David K. Randall begins this glide through dreamland with a quote from Aldous Huxley: “That we are not much sicker and much madder than we are is due exclusively to that most blessed and blessing of all natural graces, sleep.”

If Huxley could see us now. In our zippy global economy, sleep has begun to seem quaint. People take glowing laptops to bed and pride themselves on sleeping as little as possible. In fact, scientists don’t know why humans need sleep at all. From an evolutionary perspective, the idea is odd: Lying corpse-like for long and regular stretches of time once left humans open to attacks by animals and took hours away from hunting and gathering, much as it now interferes with jobs that demand travel across time zones and rapid email response.

Yet we do need this odd time timeout—even more than we think—which is why Texas Rangers coach Fernando Montes makes his pitchers nap before games in the bowels of the stadium.

A veteran reporter at Reuters with a sleepwalking problem, Randall tours the history, science, and sociology of sleep, as well as the debates over practical issues like sharing a bed (if sleep is the priority, best not) and which mattress to buy (it doesn’t matter). And at 304 pages, Dreamland is quick, lucid, and modest, providing something like the effect of a good 20-minute nap. You’ll emerge with the sense of time well spent, more alert to the satisfactions of a well-rested life.

Sleep was different and better before the advent of electric light. Once upon a time, night was both more fearsome and more peaceful than it is today. Farmers in feudal Europe raced to get inside city walls before they were locked out—for fear of hours in the wilderness fending off robbers and wolves. Stabbings, sword fights, and the sound of dead bodies splashing into canals were ordinary occurrences on dark city streets. Indoors, the sleeping arrangements were far worse than any hostel or dormitory room: Soon after sundown, families checked their one room for rats and bugs before blowing out a candle; parents retreated to a mattress unworthy of the name by modern standards; children curled nearby on soft heaps of rags.

Yet those peasants seem to have slept better than we do. Sleep came in two parts: “The first sleep,” mentioned in The Canterbury Tales and 15th-century medical texts, lasted from sundown until midnight. Then people normally enjoyed a blissful hour or so of prayer, study, and (often) sex. Apparently both men and women liked it better when they had a good rest before lovemaking. After their interlude, people slept again until dawn.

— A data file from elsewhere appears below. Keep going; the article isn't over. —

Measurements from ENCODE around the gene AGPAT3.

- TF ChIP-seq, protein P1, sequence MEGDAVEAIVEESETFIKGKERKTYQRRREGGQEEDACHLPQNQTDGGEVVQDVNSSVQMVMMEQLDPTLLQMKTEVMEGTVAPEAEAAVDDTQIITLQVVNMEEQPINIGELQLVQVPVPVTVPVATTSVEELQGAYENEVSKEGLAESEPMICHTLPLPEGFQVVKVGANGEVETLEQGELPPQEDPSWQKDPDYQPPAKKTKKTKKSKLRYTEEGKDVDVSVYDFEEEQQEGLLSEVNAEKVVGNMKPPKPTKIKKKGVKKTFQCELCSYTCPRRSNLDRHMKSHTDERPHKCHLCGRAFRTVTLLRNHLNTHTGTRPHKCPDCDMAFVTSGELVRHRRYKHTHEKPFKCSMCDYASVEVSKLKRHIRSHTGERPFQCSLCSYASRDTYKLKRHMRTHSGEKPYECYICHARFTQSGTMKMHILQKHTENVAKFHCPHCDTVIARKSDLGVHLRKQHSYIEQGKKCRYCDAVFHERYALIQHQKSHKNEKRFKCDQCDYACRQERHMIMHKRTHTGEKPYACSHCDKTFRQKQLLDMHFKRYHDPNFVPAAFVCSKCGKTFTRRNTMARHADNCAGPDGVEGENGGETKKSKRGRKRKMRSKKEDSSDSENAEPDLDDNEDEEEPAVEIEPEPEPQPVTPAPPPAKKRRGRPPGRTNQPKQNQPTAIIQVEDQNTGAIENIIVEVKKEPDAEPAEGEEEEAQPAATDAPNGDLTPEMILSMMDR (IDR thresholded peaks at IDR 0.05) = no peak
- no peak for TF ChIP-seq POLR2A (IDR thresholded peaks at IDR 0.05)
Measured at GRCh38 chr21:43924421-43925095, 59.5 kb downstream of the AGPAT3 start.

In the 1990s, National Institute of Mental Health psychiatrist Thomas Wehr kept his subjects away from artificial light for up to 14 hours a day. At first, they slept “like kids in a candy store”—catching up. “After a few weeks, the subjects were better rested than perhaps at any other time in their lives,” Randall writes. Then they began stirring after midnight and enjoying an hour awake, following the old pattern. When Wehr tested their blood he learned that, in that midnight hour, their brains were awash in prolactin, a hormone connected to the peace after orgasm.

In short, people who lived without artificial light enjoyed an hour each and every night that now takes an entire day at a spa.

That sleep-killer Thomas Edison saw no problem with the fact that his light bulbs were creating graveyard shifts on assembly lines. He argued that any more than four hours of sleep a day was unhealthy, but treated himself to frequent naps, keeping a small cot and pillow in his lab. Now, Randall writes, “we have so much artificial light that after a 1994 earthquake knocked out the power, some residents of Los Angeles called the police to report a strange ‘giant, silvery cloud’ in the sky above them. It was the Milky Way.” In the United States only 1 percent of the population lives in an area that does not meet the standard of light “pollution”: when artificial lights make the night sky more than 10 times brighter than nature intended.